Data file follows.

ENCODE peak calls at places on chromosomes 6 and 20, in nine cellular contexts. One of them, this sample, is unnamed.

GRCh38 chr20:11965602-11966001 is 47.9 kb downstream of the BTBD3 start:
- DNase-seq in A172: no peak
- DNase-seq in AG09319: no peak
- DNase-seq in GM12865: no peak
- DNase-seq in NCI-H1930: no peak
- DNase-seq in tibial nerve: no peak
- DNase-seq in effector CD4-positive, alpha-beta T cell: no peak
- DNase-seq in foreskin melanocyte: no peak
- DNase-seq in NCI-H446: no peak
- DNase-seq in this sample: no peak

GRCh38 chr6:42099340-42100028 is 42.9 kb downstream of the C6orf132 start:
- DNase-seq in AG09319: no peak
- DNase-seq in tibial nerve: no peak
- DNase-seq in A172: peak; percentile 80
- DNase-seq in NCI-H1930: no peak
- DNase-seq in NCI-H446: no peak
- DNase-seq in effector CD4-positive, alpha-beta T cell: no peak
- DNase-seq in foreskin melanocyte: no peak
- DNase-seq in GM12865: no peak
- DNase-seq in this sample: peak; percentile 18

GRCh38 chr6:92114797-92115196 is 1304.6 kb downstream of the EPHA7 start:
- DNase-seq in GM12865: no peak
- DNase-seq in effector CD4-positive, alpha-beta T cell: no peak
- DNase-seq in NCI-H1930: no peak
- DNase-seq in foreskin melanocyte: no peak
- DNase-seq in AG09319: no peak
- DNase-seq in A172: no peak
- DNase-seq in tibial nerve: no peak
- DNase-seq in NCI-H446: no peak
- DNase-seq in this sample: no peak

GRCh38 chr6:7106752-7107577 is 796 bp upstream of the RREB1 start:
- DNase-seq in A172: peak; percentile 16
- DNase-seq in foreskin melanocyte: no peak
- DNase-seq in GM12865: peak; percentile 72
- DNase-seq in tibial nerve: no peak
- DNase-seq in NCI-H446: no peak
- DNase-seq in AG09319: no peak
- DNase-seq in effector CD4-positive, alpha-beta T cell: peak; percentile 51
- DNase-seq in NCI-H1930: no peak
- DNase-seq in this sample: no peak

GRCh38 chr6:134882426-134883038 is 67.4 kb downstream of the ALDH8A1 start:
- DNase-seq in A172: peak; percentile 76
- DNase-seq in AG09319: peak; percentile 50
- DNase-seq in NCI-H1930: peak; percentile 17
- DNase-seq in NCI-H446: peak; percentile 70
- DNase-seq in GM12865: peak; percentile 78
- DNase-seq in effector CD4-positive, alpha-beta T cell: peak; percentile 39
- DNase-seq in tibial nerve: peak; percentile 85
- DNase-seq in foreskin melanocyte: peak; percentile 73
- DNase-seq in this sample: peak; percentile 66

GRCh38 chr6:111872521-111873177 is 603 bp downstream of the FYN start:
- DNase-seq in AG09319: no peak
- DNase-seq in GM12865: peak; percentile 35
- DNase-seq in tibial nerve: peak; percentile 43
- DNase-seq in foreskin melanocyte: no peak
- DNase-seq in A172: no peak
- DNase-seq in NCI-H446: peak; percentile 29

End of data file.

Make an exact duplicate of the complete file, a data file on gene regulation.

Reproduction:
ENCODE peak calls at places on chromosomes 6 and 20, in nine cellular contexts. One of them, this sample, is unnamed.

GRCh38 chr20:11965602-11966001 is 47.9 kb downstream of the BTBD3 start:
- DNase-seq in A172: no peak
- DNase-seq in AG09319: no peak
- DNase-seq in GM12865: no peak
- DNase-seq in NCI-H1930: no peak
- DNase-seq in tibial nerve: no peak
- DNase-seq in effector CD4-positive, alpha-beta T cell: no peak
- DNase-seq in foreskin melanocyte: no peak
- DNase-seq in NCI-H446: no peak
- DNase-seq in this sample: no peak

GRCh38 chr6:42099340-42100028 is 42.9 kb downstream of the C6orf132 start:
- DNase-seq in AG09319: no peak
- DNase-seq in tibial nerve: no peak
- DNase-seq in A172: peak; percentile 80
- DNase-seq in NCI-H1930: no peak
- DNase-seq in NCI-H446: no peak
- DNase-seq in effector CD4-positive, alpha-beta T cell: no peak
- DNase-seq in foreskin melanocyte: no peak
- DNase-seq in GM12865: no peak
- DNase-seq in this sample: peak; percentile 18

GRCh38 chr6:92114797-92115196 is 1304.6 kb downstream of the EPHA7 start:
- DNase-seq in GM12865: no peak
- DNase-seq in effector CD4-positive, alpha-beta T cell: no peak
- DNase-seq in NCI-H1930: no peak
- DNase-seq in foreskin melanocyte: no peak
- DNase-seq in AG09319: no peak
- DNase-seq in A172: no peak
- DNase-seq in tibial nerve: no peak
- DNase-seq in NCI-H446: no peak
- DNase-seq in this sample: no peak

GRCh38 chr6:7106752-7107577 is 796 bp upstream of the RREB1 start:
- DNase-seq in A172: peak; percentile 16
- DNase-seq in foreskin melanocyte: no peak
- DNase-seq in GM12865: peak; percentile 72
- DNase-seq in tibial nerve: no peak
- DNase-seq in NCI-H446: no peak
- DNase-seq in AG09319: no peak
- DNase-seq in effector CD4-positive, alpha-beta T cell: peak; percentile 51
- DNase-seq in NCI-H1930: no peak
- DNase-seq in this sample: no peak

GRCh38 chr6:134882426-134883038 is 67.4 kb downstream of the ALDH8A1 start:
- DNase-seq in A172: peak; percentile 76
- DNase-seq in AG09319: peak; percentile 50
- DNase-seq in NCI-H1930: peak; percentile 17
- DNase-seq in NCI-H446: peak; percentile 70
- DNase-seq in GM12865: peak; percentile 78
- DNase-seq in effector CD4-positive, alpha-beta T cell: peak; percentile 39
- DNase-seq in tibial nerve: peak; percentile 85
- DNase-seq in foreskin melanocyte: peak; percentile 73
- DNase-seq in this sample: peak; percentile 66

GRCh38 chr6:111872521-111873177 is 603 bp downstream of the FYN start:
- DNase-seq in AG09319: no peak
- DNase-seq in GM12865: peak; percentile 35
- DNase-seq in tibial nerve: peak; percentile 43
- DNase-seq in foreskin melanocyte: no peak
- DNase-seq in A172: no peak
- DNase-seq in NCI-H446: peak; percentile 29